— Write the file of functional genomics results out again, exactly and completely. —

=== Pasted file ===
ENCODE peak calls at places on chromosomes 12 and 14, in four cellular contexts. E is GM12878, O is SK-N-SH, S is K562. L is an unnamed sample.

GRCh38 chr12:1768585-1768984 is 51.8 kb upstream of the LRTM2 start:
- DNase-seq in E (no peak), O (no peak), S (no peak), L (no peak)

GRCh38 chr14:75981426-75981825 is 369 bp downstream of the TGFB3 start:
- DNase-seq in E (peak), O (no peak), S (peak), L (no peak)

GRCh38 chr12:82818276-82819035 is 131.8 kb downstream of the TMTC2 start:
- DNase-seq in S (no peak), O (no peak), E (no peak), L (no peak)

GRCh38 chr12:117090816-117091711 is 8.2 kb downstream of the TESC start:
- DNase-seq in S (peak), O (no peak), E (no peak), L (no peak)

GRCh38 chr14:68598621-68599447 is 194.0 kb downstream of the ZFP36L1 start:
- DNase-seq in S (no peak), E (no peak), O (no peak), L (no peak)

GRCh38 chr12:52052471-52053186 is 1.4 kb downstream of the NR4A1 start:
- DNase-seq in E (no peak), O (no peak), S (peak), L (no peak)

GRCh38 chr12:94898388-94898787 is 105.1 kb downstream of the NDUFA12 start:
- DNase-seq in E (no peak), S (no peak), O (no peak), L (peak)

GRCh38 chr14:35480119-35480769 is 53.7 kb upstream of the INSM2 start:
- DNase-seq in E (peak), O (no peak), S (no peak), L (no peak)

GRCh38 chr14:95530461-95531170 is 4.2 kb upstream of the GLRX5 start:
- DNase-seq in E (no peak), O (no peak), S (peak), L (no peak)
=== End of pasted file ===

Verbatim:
ENCODE peak calls at places on chromosomes 12 and 14, in four cellular contexts. E is GM12878, O is SK-N-SH, S is K562. L is an unnamed sample.

GRCh38 chr12:1768585-1768984 is 51.8 kb upstream of the LRTM2 start:
- DNase-seq in E (no peak), O (no peak), S (no peak), L (no peak)

GRCh38 chr14:75981426-75981825 is 369 bp downstream of the TGFB3 start:
- DNase-seq in E (peak), O (no peak), S (peak), L (no peak)

GRCh38 chr12:82818276-82819035 is 131.8 kb downstream of the TMTC2 start:
- DNase-seq in S (no peak), O (no peak), E (no peak), L (no peak)

GRCh38 chr12:117090816-117091711 is 8.2 kb downstream of the TESC start:
- DNase-seq in S (peak), O (no peak), E (no peak), L (no peak)

GRCh38 chr14:68598621-68599447 is 194.0 kb downstream of the ZFP36L1 start:
- DNase-seq in S (no peak), E (no peak), O (no peak), L (no peak)

GRCh38 chr12:52052471-52053186 is 1.4 kb downstream of the NR4A1 start:
- DNase-seq in E (no peak), O (no peak), S (peak), L (no peak)

GRCh38 chr12:94898388-94898787 is 105.1 kb downstream of the NDUFA12 start:
- DNase-seq in E (no peak), S (no peak), O (no peak), L (peak)

GRCh38 chr14:35480119-35480769 is 53.7 kb upstream of the INSM2 start:
- DNase-seq in E (peak), O (no peak), S (no peak), L (no peak)

GRCh38 chr14:95530461-95531170 is 4.2 kb upstream of the GLRX5 start:
- DNase-seq in E (no peak), O (no peak), S (peak), L (no peak)